Australia delivers water, telecommunications aid to Tonga

Three flights from Australia carrying food, water, medical supplies and telecommunications equipment landed in Tonga on Saturday, as the Pacific nation grapples with the aftermath of an underwater volcanic eruption and tsunami.

Planes from other nations, including New Zealand and Japan, have also brought sorely needed aid to the Tongan people, said Zed Seselja, Australian minister for international development and the Pacific.

The first such aid arrived Thursday, after the main airport runway was cleared of ash spewed when the nearby Hunga Tonga Hunga Ha'apai volcano erupted a week ago. The explosion also set off a Pacific-wide tsunami that smashed boats in New Zealand and caused an oil spill as far as Peru.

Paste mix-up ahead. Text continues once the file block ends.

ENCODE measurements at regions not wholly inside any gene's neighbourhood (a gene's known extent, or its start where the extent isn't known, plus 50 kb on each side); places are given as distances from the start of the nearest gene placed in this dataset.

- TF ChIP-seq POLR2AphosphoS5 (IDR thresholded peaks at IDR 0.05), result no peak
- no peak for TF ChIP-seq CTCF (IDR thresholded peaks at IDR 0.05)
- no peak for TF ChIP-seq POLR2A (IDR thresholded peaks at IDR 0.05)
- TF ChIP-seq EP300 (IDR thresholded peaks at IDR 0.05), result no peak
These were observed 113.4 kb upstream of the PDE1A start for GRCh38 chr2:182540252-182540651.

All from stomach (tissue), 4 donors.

"Obviously it's a very, very difficult time for the people of Tonga. The feedback on the ground again I got today is many people displaced," Seselja told reporters in Canberra.

Cleanup efforts were going smoothly, with the Tongan government and military officials working together, he said.

Ships from the U.S. and Britain were on their way, he said. Also deployed was the HMAS Adelaide, an Australian navy ship, with helicopters on board as well as engineers and a 40-bed hospital. The ship can generate electricity and purify water.

A lack of clean water was a priority because supplies have been disrupted by layers of volcanic ash and salt water. Red Cross teams on the ground reported widespread stagnant pools of salt water that were dumped by the tsunami, polluting the clean drinking water sources of tens of thousands of people, said Katie Greenwood, the Pacific head for the International Federation of Red Cross and Red Crescent Societies.

Also Saturday, the Japanese government said a Self-Defense Forces C-130...

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